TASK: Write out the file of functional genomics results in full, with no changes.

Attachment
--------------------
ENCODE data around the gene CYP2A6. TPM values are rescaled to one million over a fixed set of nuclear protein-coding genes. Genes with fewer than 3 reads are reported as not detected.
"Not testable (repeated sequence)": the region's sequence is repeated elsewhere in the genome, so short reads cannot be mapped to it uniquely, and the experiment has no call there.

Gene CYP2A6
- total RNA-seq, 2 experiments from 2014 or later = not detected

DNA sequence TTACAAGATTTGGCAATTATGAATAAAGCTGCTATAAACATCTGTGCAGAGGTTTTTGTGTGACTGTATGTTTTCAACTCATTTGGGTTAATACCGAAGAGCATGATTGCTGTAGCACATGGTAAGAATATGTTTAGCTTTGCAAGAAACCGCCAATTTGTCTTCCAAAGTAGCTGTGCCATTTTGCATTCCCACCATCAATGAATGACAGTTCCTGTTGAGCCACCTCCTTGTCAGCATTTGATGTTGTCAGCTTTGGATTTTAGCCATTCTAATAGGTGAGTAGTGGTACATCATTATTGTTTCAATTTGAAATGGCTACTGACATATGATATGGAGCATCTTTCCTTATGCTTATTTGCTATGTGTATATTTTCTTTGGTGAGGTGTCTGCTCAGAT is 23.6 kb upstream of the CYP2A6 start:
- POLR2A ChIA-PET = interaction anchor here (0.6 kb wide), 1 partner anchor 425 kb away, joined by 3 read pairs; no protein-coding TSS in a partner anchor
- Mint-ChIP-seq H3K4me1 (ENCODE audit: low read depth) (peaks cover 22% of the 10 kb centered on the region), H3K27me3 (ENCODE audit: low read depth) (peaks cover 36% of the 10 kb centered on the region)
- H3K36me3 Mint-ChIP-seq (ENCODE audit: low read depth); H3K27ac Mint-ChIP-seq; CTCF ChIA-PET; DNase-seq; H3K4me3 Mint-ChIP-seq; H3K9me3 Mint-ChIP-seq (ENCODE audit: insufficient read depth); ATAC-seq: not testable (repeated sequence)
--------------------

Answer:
ENCODE data around the gene CYP2A6. TPM values are rescaled to one million over a fixed set of nuclear protein-coding genes. Genes with fewer than 3 reads are reported as not detected.
"Not testable (repeated sequence)": the region's sequence is repeated elsewhere in the genome, so short reads cannot be mapped to it uniquely, and the experiment has no call there.

Gene CYP2A6
- total RNA-seq, 2 experiments from 2014 or later = not detected

DNA sequence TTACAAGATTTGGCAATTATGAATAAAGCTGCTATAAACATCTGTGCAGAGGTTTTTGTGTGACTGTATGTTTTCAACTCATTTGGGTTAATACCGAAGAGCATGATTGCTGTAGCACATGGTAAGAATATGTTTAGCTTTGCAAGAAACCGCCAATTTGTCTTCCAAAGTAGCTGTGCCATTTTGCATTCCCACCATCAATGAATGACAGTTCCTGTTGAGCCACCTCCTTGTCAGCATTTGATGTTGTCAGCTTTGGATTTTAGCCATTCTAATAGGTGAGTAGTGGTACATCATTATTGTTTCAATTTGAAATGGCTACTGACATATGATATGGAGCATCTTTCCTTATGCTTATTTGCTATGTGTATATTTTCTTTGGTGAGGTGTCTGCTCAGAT is 23.6 kb upstream of the CYP2A6 start:
- POLR2A ChIA-PET = interaction anchor here (0.6 kb wide), 1 partner anchor 425 kb away, joined by 3 read pairs; no protein-coding TSS in a partner anchor
- Mint-ChIP-seq H3K4me1 (ENCODE audit: low read depth) (peaks cover 22% of the 10 kb centered on the region), H3K27me3 (ENCODE audit: low read depth) (peaks cover 36% of the 10 kb centered on the region)
- H3K36me3 Mint-ChIP-seq (ENCODE audit: low read depth); H3K27ac Mint-ChIP-seq; CTCF ChIA-PET; DNase-seq; H3K4me3 Mint-ChIP-seq; H3K9me3 Mint-ChIP-seq (ENCODE audit: insufficient read depth); ATAC-seq: not testable (repeated sequence)